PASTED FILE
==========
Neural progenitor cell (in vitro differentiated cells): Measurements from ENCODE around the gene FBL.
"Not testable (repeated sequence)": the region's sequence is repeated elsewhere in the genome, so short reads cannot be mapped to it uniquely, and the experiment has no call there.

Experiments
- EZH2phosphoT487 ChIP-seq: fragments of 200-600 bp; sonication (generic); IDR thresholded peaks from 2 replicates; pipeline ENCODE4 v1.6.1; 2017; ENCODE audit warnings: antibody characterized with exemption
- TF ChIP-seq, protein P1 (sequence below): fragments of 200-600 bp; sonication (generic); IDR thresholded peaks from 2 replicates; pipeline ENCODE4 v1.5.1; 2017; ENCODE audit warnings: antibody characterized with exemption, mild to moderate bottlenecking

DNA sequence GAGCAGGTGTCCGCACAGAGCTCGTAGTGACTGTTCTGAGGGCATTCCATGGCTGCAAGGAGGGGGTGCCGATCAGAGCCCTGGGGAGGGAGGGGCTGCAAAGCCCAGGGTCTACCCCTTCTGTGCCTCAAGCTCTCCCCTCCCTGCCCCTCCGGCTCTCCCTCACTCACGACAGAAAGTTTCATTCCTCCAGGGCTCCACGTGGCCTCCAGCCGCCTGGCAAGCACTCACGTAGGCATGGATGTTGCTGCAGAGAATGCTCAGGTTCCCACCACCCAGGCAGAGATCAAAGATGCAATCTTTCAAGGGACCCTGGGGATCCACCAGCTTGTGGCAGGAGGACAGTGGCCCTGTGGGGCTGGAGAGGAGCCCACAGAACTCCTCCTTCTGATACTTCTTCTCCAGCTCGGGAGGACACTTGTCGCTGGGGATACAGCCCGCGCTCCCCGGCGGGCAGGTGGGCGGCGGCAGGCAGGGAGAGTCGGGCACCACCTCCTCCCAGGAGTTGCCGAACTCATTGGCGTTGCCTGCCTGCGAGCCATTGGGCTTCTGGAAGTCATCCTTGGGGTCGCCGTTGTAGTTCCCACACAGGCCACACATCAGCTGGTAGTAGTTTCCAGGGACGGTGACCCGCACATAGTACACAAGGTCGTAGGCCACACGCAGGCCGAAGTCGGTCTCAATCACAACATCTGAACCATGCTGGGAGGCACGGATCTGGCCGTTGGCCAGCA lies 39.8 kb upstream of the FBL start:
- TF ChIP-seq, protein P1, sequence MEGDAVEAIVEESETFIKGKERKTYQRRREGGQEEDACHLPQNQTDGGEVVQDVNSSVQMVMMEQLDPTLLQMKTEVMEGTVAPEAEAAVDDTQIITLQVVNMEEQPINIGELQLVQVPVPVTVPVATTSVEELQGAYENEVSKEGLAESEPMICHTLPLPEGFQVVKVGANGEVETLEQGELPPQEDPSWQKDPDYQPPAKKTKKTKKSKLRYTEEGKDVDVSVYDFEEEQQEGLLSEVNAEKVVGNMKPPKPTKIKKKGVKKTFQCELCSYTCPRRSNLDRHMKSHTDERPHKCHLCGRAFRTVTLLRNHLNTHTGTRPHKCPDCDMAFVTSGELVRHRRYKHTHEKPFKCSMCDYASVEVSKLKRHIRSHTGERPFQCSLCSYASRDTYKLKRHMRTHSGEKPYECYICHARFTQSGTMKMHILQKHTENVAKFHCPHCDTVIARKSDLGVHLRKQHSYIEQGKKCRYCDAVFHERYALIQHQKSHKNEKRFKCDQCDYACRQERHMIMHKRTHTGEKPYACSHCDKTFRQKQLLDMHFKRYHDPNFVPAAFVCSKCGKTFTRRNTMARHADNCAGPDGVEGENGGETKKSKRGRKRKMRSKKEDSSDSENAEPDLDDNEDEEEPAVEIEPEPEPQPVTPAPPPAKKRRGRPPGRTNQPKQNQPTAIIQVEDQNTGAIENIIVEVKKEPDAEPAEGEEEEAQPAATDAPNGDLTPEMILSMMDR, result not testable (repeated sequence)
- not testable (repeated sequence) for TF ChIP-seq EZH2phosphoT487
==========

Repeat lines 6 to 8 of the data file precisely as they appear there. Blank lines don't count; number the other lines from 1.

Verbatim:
DNA sequence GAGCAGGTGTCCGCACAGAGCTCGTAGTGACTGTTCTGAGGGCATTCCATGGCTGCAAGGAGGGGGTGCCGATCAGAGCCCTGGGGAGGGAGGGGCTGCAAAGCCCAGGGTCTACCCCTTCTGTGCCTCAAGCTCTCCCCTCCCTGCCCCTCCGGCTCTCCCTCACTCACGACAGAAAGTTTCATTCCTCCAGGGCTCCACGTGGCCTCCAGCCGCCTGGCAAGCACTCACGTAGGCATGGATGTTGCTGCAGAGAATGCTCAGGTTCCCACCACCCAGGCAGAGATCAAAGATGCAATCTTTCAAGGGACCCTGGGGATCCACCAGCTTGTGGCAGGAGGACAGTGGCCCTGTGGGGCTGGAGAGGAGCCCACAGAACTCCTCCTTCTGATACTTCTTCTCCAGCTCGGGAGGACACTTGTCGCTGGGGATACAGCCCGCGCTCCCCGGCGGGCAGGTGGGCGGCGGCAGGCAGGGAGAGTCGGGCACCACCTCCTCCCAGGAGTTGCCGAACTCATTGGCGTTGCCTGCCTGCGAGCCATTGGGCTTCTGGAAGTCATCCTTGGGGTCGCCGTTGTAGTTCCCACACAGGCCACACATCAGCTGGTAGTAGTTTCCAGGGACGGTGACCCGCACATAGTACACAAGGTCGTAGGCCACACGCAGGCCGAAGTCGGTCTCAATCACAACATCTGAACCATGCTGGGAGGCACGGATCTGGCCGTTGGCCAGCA lies 39.8 kb upstream of the FBL start:
- TF ChIP-seq, protein P1, sequence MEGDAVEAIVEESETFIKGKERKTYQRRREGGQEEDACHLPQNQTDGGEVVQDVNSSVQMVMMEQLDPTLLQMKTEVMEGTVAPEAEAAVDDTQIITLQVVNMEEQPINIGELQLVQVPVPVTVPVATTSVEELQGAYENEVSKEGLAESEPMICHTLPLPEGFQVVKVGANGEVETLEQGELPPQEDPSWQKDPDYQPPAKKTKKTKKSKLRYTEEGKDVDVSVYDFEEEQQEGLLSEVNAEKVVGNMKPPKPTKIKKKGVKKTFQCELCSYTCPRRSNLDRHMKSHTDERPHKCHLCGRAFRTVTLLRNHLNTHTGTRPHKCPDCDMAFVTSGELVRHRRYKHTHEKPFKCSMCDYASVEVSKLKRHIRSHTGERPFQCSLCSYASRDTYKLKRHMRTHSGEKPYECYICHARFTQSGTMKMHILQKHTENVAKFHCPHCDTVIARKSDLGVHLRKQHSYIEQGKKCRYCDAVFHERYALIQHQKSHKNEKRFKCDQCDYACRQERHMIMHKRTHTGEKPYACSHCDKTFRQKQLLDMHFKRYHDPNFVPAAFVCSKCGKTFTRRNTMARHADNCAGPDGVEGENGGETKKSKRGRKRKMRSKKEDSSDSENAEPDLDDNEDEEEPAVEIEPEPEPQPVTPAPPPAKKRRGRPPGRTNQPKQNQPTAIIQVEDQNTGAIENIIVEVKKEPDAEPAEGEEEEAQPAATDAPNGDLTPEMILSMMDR, result not testable (repeated sequence)
- not testable (repeated sequence) for TF ChIP-seq EZH2phosphoT487